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#37 of 102 Old 01-08-2013, 11:27 AM
 
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I didn't read the whole thread. However what I did read covered the issues of your daughter getting even the subconscious feeling from you that something is wrong with her and a list of healthy snacks. I also wanted to mention that she simply might also be preparing for a growth spurt.

 

If she seems to be spreading out a bit and this is a change from the way her body has been looking it might just be some changes due to puberty (starting to build body fat for hips and breasts) or she might be preparing for a huge upward growth spurt. I think it's pretty common for a 14 year old to get a bit thicker as their body is going through some pretty extreme changes.


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#38 of 102 Old 01-08-2013, 11:34 AM
 
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You could try drinking water with a wedge of lemon squeezed in it. My husband does not like water so he brews celestial seasonings herbal tea, like tangerine zinger, and keeps that in the fridge. Or you could eat less greasy foods;-) If you mix up your own koolaid, you can use less sugar than it says. It's better to not drink it since it is just sugar and food coloring, but making it with less sugar can be a baby step towards more healthful beverages.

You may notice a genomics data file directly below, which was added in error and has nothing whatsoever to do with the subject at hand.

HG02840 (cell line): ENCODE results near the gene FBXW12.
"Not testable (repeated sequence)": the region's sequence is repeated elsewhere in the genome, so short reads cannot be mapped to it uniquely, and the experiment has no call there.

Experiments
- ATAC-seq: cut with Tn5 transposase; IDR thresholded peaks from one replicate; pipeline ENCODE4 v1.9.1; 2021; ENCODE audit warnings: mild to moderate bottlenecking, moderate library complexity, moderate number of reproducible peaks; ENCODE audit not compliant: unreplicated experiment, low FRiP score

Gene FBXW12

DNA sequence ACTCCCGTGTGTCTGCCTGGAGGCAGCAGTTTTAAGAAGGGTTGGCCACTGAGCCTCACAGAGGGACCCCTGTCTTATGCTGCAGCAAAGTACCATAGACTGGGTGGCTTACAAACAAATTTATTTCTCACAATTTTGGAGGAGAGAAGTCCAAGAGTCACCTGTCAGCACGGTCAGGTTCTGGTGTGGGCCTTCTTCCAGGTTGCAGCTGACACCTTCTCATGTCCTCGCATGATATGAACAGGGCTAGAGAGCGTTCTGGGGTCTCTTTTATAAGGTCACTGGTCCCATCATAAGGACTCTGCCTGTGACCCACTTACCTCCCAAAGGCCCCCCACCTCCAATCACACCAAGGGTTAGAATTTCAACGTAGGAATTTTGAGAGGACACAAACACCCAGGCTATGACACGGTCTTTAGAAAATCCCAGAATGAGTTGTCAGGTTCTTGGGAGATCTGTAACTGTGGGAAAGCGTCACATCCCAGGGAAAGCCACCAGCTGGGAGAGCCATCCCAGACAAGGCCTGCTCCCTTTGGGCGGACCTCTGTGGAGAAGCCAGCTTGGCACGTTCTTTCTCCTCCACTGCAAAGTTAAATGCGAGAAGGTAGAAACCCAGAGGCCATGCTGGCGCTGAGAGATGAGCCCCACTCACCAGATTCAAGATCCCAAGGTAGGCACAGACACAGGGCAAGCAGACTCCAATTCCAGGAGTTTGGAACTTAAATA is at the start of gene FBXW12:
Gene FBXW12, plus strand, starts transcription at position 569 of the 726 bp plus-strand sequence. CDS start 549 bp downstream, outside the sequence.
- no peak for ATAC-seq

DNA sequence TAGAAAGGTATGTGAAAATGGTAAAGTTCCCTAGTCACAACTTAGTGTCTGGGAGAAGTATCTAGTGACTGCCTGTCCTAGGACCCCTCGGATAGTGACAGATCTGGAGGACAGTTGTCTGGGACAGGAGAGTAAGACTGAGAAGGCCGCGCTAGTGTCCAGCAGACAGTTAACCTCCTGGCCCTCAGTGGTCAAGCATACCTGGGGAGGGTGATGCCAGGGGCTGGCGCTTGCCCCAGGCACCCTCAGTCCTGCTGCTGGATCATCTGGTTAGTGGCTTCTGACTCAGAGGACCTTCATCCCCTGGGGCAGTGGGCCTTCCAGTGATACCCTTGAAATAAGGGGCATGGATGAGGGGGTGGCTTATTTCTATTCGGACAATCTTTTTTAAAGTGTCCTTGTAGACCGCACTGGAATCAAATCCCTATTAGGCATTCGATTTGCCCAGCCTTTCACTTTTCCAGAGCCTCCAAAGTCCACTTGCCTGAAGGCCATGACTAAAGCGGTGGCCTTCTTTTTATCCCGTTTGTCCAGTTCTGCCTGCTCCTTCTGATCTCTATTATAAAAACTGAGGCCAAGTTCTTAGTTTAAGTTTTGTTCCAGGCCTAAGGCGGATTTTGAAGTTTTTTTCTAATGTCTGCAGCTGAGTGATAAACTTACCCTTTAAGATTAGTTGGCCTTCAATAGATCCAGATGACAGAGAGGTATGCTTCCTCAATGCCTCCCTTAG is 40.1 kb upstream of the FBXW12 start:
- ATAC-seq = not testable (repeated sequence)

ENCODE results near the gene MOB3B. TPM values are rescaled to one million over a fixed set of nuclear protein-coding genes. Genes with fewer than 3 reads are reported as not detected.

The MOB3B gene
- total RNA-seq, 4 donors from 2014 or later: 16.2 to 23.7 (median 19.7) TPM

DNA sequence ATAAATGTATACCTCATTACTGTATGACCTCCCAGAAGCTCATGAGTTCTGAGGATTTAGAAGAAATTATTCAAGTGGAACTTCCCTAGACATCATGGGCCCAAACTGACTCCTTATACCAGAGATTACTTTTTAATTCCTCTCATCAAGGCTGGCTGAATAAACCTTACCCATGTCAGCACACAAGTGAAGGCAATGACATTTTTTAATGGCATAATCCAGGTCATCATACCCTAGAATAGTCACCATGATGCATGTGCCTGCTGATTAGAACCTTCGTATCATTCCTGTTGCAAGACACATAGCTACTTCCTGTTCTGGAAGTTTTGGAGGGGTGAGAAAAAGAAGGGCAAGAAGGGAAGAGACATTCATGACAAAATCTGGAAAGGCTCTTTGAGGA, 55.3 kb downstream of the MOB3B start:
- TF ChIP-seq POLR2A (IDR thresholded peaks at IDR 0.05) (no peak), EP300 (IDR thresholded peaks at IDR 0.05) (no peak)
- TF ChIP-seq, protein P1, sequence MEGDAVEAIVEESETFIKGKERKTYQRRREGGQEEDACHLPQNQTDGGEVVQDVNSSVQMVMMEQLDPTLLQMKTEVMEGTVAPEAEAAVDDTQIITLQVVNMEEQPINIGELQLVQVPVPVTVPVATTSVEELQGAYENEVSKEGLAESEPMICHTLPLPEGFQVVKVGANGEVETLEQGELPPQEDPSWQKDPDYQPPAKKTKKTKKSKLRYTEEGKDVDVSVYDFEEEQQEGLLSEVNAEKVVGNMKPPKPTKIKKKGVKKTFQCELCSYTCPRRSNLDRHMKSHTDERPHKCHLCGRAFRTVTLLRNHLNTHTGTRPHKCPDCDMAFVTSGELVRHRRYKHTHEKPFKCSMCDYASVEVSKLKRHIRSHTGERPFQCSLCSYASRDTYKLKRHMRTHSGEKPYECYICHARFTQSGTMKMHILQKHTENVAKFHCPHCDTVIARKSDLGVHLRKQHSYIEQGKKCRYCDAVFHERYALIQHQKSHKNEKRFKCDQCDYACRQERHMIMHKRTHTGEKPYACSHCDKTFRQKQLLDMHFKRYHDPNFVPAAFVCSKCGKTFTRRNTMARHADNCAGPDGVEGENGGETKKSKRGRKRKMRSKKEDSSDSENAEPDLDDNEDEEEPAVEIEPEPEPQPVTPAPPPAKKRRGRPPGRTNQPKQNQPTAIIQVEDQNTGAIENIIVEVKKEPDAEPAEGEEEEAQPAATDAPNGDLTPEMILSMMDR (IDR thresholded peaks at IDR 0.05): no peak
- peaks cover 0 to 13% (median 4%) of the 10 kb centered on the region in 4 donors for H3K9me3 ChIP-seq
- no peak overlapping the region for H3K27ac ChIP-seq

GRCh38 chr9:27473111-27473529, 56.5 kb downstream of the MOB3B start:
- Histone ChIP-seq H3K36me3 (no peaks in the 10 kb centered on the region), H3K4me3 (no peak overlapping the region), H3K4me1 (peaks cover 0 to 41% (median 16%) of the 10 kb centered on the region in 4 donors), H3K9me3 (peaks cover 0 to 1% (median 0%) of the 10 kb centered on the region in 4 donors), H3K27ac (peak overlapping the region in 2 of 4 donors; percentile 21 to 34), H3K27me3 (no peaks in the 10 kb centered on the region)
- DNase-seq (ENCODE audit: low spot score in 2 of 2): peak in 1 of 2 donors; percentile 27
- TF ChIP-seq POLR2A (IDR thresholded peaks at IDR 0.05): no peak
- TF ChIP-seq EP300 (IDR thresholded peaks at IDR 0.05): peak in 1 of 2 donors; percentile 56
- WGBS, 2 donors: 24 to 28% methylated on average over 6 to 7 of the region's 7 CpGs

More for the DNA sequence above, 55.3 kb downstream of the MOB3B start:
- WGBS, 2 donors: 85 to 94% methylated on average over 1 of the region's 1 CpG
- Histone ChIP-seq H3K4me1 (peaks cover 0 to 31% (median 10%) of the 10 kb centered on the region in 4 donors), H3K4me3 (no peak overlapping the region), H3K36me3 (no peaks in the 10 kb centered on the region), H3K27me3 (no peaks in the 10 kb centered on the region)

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#39 of 102 Old 01-08-2013, 11:43 AM
 
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I missed the water discussion at first, but I agree about herbal teas and/or lemon water. I think peppermint tea, in particular, tastes really nice when it's chilled. Peppermint also has a reputation for soothing the stomach.


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#40 of 102 Old 01-08-2013, 11:47 AM
 
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Clearly this is a touchy subject here! Sorry for the negative responses you've been receiving. Anyway, as a partner to someone who was always very thin and had to be careful she was not underweight during pregnancy, I know that skinny bashing and fat phobia can be equally distressing. DP also had a rather unhealthy diet into her early twenties since she could just eat whatever she wanted whenever, and also had to learn about healthy food and eating habits, mostly during her first pregnancy (which she remained a size 0 after). Both of our girls went through periods of being very thin, DD 15 filled out around 13 and has a BMI of 17 now. DD12 is at her long and lankiest, not quite 15 BMI but she is getting taller by the minute and hasn't filled out yet. A lot of people, including a grandmother, are particularly nosy about DD12's weight and suggest we aren't feeding her enough or there's something wrong. She is perfectly healthy, her best friend weighs one pound more than her at the same height, and many kids go through the "all legs" stage, just as many kids might start getting stocky before they reach their full height. Don't let your views, or anyone else's, on what a child *should* weigh influence your parenting here. I agree that a healthier diet is the way to go. I became a vegetarian almost a decade ago, mainly because I knew I would eat crap like fast food cheeseburgers if I could. Being more conscious about what you put in your body is a good practice for anyone.

Healthy, filling snacks we enjoy:
Nachos with multigrain tortilla chips (black beans, tomatoes, green onions if we have them, and a little cheese - maybe 1 cup grated per tray)
Smoothies. They are really great, easy to get a day's worth of fruit and delicious.
Ramen noodles with a healthier bullion (we like better than bullion, also vegetarian) so it's not full of MSG and other crap. Still an empty carb but kids love ramen, it seems wrong to take it away entirely wink1.gif